Temperature Changes in Cross Country

Paul Miller-Schmidt, Staff Writer

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Fall sports, especially cross country, hold long, repetitive seasons, spanning from blood-boiling August to glacial November. Comfort progresses parabolically, leaving the sweatless days of late September as the gold of the season.

The extreme temperatures faced near the beginning and end of seasons pose the greatest weather hurdle for athletes to overcome.

According to senior Hal Triedman, the lengthy season sees temperatures ranging anywhere from 6 degrees to 95 degrees, which can be extremely difficult to deal with. To Triedman and many others, running during the heat of the late summer can be a sizeable challenge.

“It’s definitely harder to run during the summer. It’s much more comfortable to stretch and run when it’s not stupid hot out,” Triedman said.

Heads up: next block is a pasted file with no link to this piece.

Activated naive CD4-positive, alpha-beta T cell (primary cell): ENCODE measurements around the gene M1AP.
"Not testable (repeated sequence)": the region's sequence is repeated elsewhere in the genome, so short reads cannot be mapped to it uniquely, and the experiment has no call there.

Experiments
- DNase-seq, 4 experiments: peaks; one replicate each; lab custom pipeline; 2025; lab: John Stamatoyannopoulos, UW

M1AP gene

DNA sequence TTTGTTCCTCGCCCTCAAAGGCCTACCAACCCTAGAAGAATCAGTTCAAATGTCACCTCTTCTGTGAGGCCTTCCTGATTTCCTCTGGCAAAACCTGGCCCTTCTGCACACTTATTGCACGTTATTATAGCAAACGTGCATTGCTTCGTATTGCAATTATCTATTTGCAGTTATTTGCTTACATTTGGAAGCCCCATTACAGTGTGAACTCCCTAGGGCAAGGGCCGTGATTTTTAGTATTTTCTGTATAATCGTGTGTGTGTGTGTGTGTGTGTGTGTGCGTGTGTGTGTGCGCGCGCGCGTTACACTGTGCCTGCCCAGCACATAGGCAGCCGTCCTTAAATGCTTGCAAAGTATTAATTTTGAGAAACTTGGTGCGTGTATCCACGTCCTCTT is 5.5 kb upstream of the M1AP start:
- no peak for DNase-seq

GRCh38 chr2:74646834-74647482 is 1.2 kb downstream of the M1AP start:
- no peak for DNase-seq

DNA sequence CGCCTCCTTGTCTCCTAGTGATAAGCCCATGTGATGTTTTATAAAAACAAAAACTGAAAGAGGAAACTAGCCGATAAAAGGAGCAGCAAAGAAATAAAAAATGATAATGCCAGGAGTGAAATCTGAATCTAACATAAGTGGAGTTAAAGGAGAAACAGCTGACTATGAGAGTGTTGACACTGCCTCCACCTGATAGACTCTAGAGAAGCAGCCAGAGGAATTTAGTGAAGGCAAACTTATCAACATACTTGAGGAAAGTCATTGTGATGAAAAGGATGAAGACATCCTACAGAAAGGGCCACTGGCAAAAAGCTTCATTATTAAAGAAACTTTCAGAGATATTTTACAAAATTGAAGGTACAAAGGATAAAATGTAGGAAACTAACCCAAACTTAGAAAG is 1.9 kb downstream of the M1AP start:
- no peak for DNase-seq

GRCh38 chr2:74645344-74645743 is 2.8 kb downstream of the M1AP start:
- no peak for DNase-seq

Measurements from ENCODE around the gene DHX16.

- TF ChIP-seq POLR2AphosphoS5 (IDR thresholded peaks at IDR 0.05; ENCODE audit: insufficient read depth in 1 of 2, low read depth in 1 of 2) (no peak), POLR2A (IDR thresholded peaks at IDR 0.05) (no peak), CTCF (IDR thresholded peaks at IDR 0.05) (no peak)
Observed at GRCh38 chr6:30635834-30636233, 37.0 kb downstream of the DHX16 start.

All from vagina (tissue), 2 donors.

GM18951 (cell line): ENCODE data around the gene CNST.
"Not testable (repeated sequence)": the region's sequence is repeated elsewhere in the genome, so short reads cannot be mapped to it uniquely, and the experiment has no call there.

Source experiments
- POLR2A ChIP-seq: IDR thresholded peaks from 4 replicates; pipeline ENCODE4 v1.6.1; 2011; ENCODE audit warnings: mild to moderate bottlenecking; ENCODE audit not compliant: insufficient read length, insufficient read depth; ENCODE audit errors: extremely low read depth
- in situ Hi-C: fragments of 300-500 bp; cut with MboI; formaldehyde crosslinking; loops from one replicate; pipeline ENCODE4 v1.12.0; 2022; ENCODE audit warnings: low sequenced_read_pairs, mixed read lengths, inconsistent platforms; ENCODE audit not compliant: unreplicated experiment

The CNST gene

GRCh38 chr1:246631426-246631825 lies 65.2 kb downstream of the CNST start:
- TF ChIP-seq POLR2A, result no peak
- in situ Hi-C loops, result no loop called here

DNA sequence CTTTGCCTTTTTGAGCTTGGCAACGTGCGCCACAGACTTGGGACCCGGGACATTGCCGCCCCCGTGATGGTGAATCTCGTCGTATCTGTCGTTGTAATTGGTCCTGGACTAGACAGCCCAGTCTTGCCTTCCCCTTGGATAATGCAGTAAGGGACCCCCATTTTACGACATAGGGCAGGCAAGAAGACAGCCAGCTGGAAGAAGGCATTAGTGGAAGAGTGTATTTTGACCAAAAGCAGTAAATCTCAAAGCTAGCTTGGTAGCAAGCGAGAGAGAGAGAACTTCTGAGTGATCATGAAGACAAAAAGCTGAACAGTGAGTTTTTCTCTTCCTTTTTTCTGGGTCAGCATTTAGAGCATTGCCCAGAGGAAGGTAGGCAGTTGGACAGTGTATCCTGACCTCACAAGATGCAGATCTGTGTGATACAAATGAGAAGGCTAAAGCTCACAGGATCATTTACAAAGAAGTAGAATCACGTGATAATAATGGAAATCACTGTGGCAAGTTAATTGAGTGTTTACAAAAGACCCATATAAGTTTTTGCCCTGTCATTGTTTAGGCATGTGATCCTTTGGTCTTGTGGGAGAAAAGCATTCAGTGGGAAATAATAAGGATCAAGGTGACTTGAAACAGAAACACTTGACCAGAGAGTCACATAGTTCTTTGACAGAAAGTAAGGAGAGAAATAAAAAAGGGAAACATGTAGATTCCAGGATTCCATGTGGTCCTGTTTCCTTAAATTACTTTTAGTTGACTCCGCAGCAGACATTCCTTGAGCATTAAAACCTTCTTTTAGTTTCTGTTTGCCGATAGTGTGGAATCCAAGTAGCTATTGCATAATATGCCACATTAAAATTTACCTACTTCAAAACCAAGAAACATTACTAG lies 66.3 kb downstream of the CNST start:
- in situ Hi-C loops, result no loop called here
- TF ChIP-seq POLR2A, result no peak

Sophomore Mary Corcoran, who is on the girls’ cross country team, agrees that the boiling heat and humidity of August are especially hard to deal with and actually affect your performance while running.

“In one of our first meets this year it was around 95 degrees and everyone ran a bit slower because it was so hot,” Corcoran said. “Humidity makes everyone a little more tired. I prefer less humid weather.”

Sophomore Nadia Vitek said she believes summer is not at all the ideal time to run, but that the freezing temperatures of mid-November are a much greater problem while running.

“When it’s that cold, your muscles get tighter, and it’s harder to stretch, and it’s easier to get injured. There’s snow on the ground, it’s easier to slip and you feel there’s no traction on your shoes,” Vitek said. “You feel like you have to run twice as fast.”

Vitek said that once it gets really cold, the track teams begin to run inside more, but near the colder end of the outdoor season she feels much less optimistic and worn out due to the freezing temperatures.

“You get a lot less motivated because it is really cold and you don’t want to do as much,” said Vitek.

Corcoran said that the freezing temperatures can affect your mentality and motivation.

“Sometimes it gets us down, but overall we power through,” Corcoran said.